Coping?

I am not a psychologist but…

Different people are affected by the pandemic differently. Its well known that in excessive stress we resort to our areas of strength, yet overall performance drops. With a shift of priorities our weaknesses may freeze up.

Many people are changing jobs now while others are not going back to work, and still others are preferring to work from the comforts of home. More than 40 per cent of workers had found their work meaningless even prior to the pandemic.

This job changing and other actions may be because these people (us) have been thrown into a new frame of reference. Pandemic conditions have been a catalyst for personal change, for better or worse. Things aren’t working. Try something else.

Our subconscious minds are telling us we need to express that inner self, and actualize our potential against or in spite of the constraints set upon us.

We are natural value generators. Our genes expect a fair give and take, a reciprocity. That is the survival mechanism of social animals. The fact that we resort to areas of strengths means we then specialize. It is the division of labour, as well as symbolic communication, that made civilization possible.

Like schools of fish, flocks of birds, herds of cattle, we seek and join our pack for mutual aid and defense. We seek fellow travelers for mutual aid against the threats. We share common values and complementary talents. When our brains specialize we are preparing to collaborate with people who have different strengths so we can then create a collective intelligence through synergy. A new social organization emerges.

That collective intelligence provides heightened strategy framework and a sense of productive flow. In days of old our warriors would gather and rehearse war tactics. They held war dances and wrestling matches to not only improve personal and collective performance but to anchor a bond of trust and spontaneous synchronicity. They marched in rhythmic unison. They discovered personal strengths and reassigned the warriors for different roles.

Women prepared and practiced defense of the home and village. They sang in chorus and danced in choreography to retell stories of past successes against the odds. They cheered their warriors to pump their testosterone for battle. Men watched to know what they were fighting for.

The collective action calls for coordination. Historically that comes from our known leadership, the confident charismatic ones who maintain the big picture, decide a course of action and set a compelling vision. Managers assemble the crew and delegate pieces of the puzzle. Workers and warriors take up the charge with communal pride.

We experience a need to control our spaces. We may wish we could look the leaders in the eyes and assess their character and demeanor. This is not realistic in today’s world. We are left to mass media and social media spin and contort. We hold little more than a thread of truth.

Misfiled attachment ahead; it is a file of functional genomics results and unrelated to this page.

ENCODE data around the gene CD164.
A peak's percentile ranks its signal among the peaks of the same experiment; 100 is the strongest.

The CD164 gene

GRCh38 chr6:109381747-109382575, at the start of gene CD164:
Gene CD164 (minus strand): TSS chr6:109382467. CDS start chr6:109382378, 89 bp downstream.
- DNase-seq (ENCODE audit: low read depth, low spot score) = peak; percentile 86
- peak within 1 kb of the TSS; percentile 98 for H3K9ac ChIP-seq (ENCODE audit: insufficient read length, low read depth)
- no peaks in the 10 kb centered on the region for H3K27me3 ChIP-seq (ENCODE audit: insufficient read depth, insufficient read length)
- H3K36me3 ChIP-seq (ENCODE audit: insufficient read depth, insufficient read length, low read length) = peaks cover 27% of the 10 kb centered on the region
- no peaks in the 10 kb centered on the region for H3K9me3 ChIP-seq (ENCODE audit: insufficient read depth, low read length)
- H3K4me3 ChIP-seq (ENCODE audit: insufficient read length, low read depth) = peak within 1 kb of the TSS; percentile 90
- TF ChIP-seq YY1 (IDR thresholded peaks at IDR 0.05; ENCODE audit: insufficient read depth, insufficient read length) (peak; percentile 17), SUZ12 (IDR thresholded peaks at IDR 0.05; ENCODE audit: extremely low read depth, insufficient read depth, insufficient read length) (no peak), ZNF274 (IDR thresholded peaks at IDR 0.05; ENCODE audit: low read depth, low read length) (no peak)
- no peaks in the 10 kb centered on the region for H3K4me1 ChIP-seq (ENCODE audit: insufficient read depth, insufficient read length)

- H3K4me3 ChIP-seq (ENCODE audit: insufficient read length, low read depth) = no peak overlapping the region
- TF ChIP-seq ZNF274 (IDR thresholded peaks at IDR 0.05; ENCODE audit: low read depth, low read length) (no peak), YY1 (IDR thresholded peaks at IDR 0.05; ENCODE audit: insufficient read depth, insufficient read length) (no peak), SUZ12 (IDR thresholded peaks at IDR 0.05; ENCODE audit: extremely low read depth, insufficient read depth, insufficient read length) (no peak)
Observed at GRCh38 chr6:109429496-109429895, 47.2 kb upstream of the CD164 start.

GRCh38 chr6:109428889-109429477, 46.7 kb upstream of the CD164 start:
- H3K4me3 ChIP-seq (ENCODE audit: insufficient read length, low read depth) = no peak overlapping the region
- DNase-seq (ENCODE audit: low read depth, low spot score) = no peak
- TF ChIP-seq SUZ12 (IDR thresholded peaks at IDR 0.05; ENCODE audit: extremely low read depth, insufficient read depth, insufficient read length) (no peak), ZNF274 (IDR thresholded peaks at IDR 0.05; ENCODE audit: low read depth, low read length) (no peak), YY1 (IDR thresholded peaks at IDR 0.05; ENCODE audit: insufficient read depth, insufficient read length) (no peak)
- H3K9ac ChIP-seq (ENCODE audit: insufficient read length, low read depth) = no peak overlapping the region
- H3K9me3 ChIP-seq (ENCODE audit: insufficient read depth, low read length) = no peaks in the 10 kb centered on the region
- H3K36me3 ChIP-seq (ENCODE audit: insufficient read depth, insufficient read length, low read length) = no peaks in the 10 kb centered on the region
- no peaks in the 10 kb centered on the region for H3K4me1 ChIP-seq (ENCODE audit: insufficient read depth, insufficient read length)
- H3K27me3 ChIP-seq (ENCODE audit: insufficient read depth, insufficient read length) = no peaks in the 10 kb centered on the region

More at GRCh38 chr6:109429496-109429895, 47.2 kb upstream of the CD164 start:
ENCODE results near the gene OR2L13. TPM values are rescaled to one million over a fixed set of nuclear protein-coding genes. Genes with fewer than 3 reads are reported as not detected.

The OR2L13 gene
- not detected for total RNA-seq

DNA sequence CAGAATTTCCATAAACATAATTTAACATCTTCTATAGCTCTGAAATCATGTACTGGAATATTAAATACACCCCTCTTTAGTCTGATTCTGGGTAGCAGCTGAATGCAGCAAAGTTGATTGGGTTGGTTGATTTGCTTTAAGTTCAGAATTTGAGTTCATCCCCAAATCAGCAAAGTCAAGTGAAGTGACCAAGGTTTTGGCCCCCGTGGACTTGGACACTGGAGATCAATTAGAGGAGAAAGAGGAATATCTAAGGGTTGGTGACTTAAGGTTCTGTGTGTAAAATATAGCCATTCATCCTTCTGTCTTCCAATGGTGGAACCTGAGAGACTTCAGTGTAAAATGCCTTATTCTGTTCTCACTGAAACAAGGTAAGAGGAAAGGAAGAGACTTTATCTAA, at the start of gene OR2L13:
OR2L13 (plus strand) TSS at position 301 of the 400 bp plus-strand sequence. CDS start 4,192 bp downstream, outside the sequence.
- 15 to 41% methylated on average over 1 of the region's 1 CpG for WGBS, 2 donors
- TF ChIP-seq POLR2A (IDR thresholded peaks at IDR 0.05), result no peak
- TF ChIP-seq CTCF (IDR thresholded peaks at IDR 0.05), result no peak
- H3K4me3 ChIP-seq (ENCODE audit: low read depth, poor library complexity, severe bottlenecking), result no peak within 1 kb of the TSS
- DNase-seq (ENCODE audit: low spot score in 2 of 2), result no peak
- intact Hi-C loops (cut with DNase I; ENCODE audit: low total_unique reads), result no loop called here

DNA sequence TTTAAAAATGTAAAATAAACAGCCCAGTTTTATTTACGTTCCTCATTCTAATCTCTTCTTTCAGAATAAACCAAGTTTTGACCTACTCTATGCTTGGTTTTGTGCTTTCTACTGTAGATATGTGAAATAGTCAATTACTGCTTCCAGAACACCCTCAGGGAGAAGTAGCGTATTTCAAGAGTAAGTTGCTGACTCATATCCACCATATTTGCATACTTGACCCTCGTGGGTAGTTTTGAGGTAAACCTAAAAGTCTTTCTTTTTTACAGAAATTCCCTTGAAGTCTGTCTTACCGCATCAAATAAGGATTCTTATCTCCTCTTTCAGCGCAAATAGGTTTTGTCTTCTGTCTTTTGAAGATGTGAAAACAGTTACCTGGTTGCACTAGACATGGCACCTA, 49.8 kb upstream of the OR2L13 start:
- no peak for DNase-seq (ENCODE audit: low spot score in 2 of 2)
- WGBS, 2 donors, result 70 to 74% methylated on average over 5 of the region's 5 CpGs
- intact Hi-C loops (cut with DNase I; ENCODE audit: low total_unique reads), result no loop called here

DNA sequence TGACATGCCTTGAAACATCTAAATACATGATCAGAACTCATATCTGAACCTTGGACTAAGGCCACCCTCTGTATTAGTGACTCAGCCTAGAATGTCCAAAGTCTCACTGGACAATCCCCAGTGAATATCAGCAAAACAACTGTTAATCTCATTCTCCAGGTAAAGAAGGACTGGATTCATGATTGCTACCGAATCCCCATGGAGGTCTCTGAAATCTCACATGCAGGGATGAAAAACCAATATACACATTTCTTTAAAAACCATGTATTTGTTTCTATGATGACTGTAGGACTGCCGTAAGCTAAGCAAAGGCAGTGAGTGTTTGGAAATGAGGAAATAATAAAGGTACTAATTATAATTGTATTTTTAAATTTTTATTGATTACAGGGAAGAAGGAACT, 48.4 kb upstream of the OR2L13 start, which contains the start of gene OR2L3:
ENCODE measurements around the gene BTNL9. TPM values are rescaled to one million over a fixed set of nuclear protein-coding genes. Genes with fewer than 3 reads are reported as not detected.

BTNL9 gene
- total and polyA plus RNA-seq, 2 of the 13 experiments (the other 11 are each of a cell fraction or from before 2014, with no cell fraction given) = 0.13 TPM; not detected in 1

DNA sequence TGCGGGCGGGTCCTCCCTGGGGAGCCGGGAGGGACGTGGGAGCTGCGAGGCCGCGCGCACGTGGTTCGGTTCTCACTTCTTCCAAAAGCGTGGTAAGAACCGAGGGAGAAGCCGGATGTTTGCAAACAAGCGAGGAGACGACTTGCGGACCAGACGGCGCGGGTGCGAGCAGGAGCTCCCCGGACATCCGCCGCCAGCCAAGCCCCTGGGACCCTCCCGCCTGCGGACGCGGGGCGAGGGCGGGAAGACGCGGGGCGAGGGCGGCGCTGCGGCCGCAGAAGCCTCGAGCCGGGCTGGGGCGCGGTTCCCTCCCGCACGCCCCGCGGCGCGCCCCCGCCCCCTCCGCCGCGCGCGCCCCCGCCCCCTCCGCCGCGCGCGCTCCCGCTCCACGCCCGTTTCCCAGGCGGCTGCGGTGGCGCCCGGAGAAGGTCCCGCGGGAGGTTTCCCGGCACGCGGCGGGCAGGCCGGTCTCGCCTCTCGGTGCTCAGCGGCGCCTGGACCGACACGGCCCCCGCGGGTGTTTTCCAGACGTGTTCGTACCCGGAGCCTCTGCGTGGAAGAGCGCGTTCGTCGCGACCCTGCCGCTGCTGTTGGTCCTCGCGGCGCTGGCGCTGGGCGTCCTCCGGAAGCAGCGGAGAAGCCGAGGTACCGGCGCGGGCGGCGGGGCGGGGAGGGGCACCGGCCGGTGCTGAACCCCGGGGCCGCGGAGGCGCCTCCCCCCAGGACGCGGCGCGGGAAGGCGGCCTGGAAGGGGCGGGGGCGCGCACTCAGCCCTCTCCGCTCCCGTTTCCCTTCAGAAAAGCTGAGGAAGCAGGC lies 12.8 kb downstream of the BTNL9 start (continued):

Politicians, CEOs and other leaders may feel extra pressure and need to exert their authority. We may see some drama. But in the flood of drama, this becomes the new normal. Civilization may be permanently changed. The historians may never know what really happened in these chaotic times.

But we now find ourselves isolated and unable to talk openly lest we hit a raw nerve on any given controversy… and there are many in a world of uncertainty. Bonding has lapsed, community disintegrated. There is an instinctive drive to compromise, conform and comply to support the common good. Trust our leaders, even as they argue, as solidarity against the common enemy is paramount.

Albert Camus, French Existentialist and Author in the Theater of the Absurd

Personally, I have always been a freak. I have the rarest personality profile, shared with just one percent of the population. I truly am misunderstood (poor me!). I learned this early in life. I do not expect anyone to listen to me, let alone accept what I have to say. But now I feel no delusions about my assessment of today’s human condition. I must speak out.

This over-analyzer has spent a lifetime studying human nature and the changing human condition so I can protect my hyper-sensitive self. Knowledge is power. I have studied the Nature of time and space, energy and information, knowledge and value, cybernetics and systems theory. I have studied enough physics, chemistry, biology, psychology and social science to know that the changes we have been facing started long before covid-19, hundreds of years ago. We face an accelerating accumulation of knowledge, technology, values and beliefs. We are over-taxed with processing complexity and uncertainty. Covid is just the latest “straw”.

In the past few decades we just have started to realize the implications of accelerating civil complexity. We have faced information overload, burnout, cocooning, FOMO (fear of missing out), impostor syndrome, and snowflakes (what else am I missing?). We all thought we were good at managing disruptions… to a point. But then we saw clinical studies that showed that multitasking causes your IQ to drop by 10 to 15 per cent.

We delude ourselves about how well we are managing. To a point, deluding oneself works. It helps us stay confident, focused and productive. But if deluding becomes a habit we get really good at it and repeat constantly. It gets easier to delude oneself. Denial becomes a crutch and we no longer see reality in a constructive manner.

We need to gather and talk about our common struggles.

Published by Randal B. Adcock

Independent author on philosophy and the human condition The ideas expressed in this blog are wholly my own and do not represent the opinions of any other organization or entity.

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